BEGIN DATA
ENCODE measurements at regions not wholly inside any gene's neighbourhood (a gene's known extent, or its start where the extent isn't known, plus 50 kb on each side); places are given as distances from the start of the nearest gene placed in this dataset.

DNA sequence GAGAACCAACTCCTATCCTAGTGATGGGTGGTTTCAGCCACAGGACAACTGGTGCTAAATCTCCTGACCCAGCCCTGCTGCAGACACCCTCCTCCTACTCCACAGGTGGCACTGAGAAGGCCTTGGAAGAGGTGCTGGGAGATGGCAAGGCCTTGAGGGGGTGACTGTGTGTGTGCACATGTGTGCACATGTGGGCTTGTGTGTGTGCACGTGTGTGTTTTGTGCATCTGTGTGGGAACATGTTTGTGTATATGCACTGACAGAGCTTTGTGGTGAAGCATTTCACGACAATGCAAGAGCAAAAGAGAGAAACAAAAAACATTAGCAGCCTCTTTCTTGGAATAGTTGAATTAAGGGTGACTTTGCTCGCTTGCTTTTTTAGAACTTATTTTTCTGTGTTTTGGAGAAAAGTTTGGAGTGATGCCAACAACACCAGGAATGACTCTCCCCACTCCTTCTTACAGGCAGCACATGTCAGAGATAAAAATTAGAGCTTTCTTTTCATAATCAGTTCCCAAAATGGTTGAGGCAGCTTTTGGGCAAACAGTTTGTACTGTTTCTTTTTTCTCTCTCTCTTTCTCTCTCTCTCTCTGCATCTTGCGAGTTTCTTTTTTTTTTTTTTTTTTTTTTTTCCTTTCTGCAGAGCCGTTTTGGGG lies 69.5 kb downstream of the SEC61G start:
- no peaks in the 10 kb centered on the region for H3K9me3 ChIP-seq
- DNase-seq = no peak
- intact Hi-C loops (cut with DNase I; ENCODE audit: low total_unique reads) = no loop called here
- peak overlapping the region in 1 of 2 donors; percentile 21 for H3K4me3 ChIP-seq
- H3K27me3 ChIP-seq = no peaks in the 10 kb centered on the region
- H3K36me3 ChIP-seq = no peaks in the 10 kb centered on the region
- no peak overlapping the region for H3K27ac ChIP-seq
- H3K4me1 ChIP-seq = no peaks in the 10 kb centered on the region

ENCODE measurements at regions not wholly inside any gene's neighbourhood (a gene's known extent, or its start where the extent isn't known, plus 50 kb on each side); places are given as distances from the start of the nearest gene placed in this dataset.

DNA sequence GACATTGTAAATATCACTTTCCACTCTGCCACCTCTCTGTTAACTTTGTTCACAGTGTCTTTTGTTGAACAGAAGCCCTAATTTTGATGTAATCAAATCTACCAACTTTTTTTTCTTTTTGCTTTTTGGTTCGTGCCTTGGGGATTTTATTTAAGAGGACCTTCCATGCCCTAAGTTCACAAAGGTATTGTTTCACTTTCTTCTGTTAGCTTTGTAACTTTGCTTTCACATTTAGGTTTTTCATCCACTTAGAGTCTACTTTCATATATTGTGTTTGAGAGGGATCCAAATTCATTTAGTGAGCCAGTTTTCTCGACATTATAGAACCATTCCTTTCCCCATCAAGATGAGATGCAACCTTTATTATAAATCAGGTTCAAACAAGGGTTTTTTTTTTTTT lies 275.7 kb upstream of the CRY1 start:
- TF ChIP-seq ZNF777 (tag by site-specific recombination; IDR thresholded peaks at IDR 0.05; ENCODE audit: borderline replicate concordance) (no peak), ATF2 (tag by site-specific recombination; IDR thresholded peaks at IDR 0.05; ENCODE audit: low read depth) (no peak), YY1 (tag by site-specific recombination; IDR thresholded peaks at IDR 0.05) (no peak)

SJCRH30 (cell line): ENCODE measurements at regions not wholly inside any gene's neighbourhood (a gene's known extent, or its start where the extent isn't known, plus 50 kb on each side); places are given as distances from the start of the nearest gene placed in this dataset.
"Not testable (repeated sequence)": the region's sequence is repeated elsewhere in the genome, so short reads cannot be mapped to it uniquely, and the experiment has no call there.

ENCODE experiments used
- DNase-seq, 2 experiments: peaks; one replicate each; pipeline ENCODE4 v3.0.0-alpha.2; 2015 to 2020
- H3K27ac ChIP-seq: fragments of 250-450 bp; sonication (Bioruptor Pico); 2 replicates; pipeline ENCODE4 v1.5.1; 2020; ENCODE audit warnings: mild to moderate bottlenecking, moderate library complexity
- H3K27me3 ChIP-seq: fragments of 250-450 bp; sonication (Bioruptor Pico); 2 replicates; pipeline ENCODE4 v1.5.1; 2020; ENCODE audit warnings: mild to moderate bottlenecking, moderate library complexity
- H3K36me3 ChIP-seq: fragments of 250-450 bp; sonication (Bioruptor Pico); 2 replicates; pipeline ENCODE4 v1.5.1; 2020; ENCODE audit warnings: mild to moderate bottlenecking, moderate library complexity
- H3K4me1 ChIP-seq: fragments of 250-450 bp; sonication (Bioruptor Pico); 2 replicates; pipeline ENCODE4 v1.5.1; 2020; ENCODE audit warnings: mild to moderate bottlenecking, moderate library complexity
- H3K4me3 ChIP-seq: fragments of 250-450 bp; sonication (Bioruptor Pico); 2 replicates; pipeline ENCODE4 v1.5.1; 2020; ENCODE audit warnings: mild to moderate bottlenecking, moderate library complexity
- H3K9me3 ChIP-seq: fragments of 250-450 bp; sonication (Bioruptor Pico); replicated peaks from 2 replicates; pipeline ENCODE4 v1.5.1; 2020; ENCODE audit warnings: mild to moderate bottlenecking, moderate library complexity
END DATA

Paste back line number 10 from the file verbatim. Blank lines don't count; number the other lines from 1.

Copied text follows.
- H3K4me1 ChIP-seq = no peaks in the 10 kb centered on the region